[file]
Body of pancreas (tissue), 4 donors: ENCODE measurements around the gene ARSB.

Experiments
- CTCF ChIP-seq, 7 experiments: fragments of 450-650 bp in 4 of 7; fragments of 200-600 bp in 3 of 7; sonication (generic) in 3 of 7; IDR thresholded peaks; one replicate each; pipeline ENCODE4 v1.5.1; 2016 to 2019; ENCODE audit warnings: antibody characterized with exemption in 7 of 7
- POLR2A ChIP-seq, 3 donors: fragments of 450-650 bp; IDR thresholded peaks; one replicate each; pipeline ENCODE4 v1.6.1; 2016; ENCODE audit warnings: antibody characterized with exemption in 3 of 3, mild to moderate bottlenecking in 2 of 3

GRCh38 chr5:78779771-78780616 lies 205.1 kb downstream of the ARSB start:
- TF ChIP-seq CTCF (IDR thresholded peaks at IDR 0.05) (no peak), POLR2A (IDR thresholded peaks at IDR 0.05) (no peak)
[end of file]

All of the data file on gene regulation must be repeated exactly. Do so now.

Body of pancreas (tissue), 4 donors: ENCODE measurements around the gene ARSB.

Experiments
- CTCF ChIP-seq, 7 experiments: fragments of 450-650 bp in 4 of 7; fragments of 200-600 bp in 3 of 7; sonication (generic) in 3 of 7; IDR thresholded peaks; one replicate each; pipeline ENCODE4 v1.5.1; 2016 to 2019; ENCODE audit warnings: antibody characterized with exemption in 7 of 7
- POLR2A ChIP-seq, 3 donors: fragments of 450-650 bp; IDR thresholded peaks; one replicate each; pipeline ENCODE4 v1.6.1; 2016; ENCODE audit warnings: antibody characterized with exemption in 3 of 3, mild to moderate bottlenecking in 2 of 3

GRCh38 chr5:78779771-78780616 lies 205.1 kb downstream of the ARSB start:
- TF ChIP-seq CTCF (IDR thresholded peaks at IDR 0.05) (no peak), POLR2A (IDR thresholded peaks at IDR 0.05) (no peak)